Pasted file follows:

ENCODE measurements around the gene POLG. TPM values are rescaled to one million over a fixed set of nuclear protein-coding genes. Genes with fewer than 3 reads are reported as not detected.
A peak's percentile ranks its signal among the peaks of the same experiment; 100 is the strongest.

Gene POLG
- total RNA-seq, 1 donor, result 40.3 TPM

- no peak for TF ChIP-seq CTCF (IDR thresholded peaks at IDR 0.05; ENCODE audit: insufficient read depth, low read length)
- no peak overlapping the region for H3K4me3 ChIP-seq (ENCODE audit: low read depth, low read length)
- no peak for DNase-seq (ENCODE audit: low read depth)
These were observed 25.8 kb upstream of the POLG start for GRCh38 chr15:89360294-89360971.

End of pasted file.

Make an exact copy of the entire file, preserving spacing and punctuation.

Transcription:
ENCODE measurements around the gene POLG. TPM values are rescaled to one million over a fixed set of nuclear protein-coding genes. Genes with fewer than 3 reads are reported as not detected.
A peak's percentile ranks its signal among the peaks of the same experiment; 100 is the strongest.

Gene POLG
- total RNA-seq, 1 donor, result 40.3 TPM

- no peak for TF ChIP-seq CTCF (IDR thresholded peaks at IDR 0.05; ENCODE audit: insufficient read depth, low read length)
- no peak overlapping the region for H3K4me3 ChIP-seq (ENCODE audit: low read depth, low read length)
- no peak for DNase-seq (ENCODE audit: low read depth)
These were observed 25.8 kb upstream of the POLG start for GRCh38 chr15:89360294-89360971.